Harvest Moon Fall Festival at Beach

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Event Hopes to Extend Season for Businesses

By Patrick Cronin

Hampton Union, Tuesday, October 10, 2009

[The following article is courtesy of the Hampton Union and Seacoast Online]

Hampton Beach Precinct members and volunteers, from left, Treasurer John Gebhart, volunteer Patti Christensen, volunteer Terry Wyse, Precinct Clerk Linda Gebhart, Commissioner June White and Commissioner Gary Kubik, all pose for a picture at the site of what will be the first Hampton Beach Harvest Moon Fall Festival to be held between J and K streets on Oct. 10-11.
[Scott Yates photo].

HAMPTON -- When compared to hoards of people that usual flock to the boardwalk during the summer at Hampton Beach, Columbus Day weekend at the beach is like a ghost town.

Beach shops and restaurants like McGuirk's Ocean View Restaurant are boarded up for the winter and the only sound you hear is from the roar of the Atlantic Ocean.

But this holiday weekend officials are hoping all that will change as the Hampton Beach Village Precinct puts on its first-ever Harvest Moon Fall Festival.

"Hopefully the weather will be nice and it will bring people out," said June White, who is organizing the two-day festival at the beach. "It's going to be the last hurrah before the cold settles in."

The free event takes place Oct. 10 and 11, from 10 a.m. to 6 p.m., between 83 and 91 Ocean Blvd., in the lot where the Old Salt Restaurant used to stand.

The festival will feature numerous vendors selling their goods and wares, as well as a beer tent with a deejay.

There will also be a Boat Parade of Lights at dusk Saturday night, followed by a special fireworks shoot at 8 p.m. at the beach.

This is the first time the precinct has decided to put on an event during the fall months.

The precinct is responsible for all the advertising at the beach, as well as such events as the Sand Sculpting Competition and Hampton Beach Idol.

"It's being done to extend the season and let people know that the beach is still open in the fall and there is stuff to do," White said. "Hampton Beach is actually a really nice place to come in the fall. You don't have the crowds. It quiet and peaceful."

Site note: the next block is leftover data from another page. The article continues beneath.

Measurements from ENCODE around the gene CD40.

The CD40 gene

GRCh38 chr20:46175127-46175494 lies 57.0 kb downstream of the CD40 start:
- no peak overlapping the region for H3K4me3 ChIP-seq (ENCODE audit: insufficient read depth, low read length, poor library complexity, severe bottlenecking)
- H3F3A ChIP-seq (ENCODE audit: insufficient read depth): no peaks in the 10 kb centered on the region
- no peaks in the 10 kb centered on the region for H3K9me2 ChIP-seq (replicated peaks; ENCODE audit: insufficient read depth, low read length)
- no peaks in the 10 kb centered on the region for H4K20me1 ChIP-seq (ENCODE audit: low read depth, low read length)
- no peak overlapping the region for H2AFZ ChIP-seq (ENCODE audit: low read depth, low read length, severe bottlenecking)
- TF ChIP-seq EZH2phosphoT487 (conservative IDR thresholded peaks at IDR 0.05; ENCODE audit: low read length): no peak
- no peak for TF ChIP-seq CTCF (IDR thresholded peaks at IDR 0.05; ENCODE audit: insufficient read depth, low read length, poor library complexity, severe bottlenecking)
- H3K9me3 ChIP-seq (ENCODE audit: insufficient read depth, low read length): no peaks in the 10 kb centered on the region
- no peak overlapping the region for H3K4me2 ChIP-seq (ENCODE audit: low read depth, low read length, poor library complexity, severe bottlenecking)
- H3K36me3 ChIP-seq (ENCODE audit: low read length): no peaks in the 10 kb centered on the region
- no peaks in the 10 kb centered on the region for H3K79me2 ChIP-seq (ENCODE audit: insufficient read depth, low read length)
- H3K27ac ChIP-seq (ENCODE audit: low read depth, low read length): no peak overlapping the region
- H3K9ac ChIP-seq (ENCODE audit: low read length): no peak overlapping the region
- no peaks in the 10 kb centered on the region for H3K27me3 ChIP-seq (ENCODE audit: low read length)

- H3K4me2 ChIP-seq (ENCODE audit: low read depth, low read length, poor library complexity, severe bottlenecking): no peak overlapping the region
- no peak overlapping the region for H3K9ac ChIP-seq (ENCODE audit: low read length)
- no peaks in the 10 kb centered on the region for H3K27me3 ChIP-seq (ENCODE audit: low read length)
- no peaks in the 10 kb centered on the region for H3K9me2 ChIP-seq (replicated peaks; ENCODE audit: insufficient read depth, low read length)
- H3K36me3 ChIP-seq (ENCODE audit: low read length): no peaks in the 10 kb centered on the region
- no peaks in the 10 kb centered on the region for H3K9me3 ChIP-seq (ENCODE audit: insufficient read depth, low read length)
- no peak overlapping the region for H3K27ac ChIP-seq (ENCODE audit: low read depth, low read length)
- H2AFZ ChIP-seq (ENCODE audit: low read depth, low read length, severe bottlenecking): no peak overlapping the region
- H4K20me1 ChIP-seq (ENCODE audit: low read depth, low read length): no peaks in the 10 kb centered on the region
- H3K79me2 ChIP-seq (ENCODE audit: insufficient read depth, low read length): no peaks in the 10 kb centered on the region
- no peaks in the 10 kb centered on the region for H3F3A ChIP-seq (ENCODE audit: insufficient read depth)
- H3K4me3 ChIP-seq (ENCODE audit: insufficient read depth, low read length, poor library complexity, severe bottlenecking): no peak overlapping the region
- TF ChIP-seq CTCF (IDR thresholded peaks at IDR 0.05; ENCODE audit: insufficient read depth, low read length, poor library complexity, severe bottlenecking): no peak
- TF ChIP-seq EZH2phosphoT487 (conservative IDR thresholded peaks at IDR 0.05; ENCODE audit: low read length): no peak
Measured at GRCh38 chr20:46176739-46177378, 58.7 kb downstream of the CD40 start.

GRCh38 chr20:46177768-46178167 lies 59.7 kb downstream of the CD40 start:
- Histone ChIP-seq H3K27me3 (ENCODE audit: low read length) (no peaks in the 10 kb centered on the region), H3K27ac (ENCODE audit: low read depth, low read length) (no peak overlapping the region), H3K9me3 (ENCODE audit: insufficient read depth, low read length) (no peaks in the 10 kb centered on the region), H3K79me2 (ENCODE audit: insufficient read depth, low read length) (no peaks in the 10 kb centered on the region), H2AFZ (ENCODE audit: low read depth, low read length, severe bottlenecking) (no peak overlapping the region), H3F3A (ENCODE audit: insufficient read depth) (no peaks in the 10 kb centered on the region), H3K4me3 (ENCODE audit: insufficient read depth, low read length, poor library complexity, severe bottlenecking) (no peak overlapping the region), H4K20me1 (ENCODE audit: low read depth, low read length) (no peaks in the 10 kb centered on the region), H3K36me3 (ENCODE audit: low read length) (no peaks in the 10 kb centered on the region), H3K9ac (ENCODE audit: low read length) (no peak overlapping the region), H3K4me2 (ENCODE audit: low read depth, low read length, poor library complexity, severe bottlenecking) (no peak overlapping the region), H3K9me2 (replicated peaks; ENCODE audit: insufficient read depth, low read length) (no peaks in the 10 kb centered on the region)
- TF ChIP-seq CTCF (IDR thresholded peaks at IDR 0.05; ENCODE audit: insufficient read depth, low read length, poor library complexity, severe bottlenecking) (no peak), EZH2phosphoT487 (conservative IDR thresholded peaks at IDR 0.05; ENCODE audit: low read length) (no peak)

Parking, she said, is also free.

White said the festival include over 10 vendors selling everything from pies and breads to novelty items like pocketbooks and sunglasses.

One vendor will be selling children's books, while another will have a farm stand to hawk produce and pumpkins.

Eastman's Docks will be selling fresh fish, while Churchill's Garden Center will be offering up mums and other fall flowers.

Since there will be no hot food sold at the festival, numerous beach restaurants that would normally be closed for the season will be open.

White said the restaurants are getting in on the fun by offering different specials all with a fall flavor to them.

"The restaurants that are going to be open are going to have a scarecrow out front so people will know they are open," White said. "Some are offering hot apple cider, while others will have special desserts."

White said the festival should get a boost on Sunday because that is when Newburyport, Mass. holds its annual Fall Harvest Festival.

"It's only 10 minutes away so, hopefully, they will come up here and vice versa," White said.

Also on Sunday, Wally's Pub on Ashworth Avenue is hosting its annual Pig Roast and part of the proceeds will go to the Jimmy Fund.

White hopes the two-day festival becomes an annual tradition at the beach similar to what the Seafood Festival has become.

That festival, which started out small 20 years ago, it is now one of top 100 events in North America, according to the American Bus Association. It attracts thousands of tourists to Hampton Beach and the surrounding communities.

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